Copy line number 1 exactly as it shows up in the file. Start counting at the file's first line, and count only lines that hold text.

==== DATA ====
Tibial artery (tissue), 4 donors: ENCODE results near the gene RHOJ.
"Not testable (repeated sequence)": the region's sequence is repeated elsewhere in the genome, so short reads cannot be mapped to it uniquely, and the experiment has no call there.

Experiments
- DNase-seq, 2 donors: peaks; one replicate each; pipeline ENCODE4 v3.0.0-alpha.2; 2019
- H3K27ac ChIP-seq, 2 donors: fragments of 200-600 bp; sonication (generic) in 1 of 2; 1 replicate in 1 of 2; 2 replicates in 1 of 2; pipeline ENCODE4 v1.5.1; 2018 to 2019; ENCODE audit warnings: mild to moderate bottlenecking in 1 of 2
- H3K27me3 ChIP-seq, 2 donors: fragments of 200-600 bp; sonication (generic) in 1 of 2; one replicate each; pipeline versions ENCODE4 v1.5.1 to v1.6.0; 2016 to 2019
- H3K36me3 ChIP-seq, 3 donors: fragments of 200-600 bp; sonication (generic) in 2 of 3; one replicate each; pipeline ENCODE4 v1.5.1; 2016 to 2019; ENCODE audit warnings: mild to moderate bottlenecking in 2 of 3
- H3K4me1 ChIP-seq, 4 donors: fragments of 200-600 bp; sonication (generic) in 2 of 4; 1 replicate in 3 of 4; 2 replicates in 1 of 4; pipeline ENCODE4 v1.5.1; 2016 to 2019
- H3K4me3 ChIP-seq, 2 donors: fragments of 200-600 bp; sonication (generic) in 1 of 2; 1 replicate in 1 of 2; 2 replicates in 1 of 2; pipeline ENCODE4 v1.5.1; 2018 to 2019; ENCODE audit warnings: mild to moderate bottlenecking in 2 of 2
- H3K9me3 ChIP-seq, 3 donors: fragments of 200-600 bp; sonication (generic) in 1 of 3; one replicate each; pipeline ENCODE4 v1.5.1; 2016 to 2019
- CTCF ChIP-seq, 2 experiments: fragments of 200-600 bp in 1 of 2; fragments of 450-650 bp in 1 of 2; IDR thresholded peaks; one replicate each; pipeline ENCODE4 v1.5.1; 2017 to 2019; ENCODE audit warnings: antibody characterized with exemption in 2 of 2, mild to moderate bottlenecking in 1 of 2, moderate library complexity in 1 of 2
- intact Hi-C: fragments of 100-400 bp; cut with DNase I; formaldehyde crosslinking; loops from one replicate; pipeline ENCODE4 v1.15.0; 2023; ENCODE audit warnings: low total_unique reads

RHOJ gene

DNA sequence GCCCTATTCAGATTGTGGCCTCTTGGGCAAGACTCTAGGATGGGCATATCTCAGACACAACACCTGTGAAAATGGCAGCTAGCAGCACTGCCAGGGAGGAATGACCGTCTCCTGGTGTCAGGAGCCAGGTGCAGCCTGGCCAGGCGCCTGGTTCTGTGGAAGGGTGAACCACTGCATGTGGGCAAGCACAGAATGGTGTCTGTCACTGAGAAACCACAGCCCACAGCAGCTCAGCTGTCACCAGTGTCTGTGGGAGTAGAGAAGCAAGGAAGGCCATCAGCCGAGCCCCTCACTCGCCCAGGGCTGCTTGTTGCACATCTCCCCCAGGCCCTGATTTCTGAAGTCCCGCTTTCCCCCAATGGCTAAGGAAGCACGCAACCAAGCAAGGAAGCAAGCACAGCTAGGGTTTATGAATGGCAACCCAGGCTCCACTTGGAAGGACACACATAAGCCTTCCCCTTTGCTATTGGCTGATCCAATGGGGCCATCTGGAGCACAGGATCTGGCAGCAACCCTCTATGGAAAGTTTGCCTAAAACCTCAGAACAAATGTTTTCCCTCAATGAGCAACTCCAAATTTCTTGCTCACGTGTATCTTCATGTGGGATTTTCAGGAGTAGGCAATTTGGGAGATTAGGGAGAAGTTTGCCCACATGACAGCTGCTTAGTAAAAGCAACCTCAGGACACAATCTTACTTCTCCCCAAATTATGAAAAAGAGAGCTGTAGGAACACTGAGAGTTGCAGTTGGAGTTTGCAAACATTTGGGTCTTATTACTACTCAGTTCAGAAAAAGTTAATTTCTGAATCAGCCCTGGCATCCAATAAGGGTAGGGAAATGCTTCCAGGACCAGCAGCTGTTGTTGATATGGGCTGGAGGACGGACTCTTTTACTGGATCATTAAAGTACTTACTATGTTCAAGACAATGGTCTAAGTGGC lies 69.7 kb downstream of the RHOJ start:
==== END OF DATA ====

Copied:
Tibial artery (tissue), 4 donors: ENCODE results near the gene RHOJ.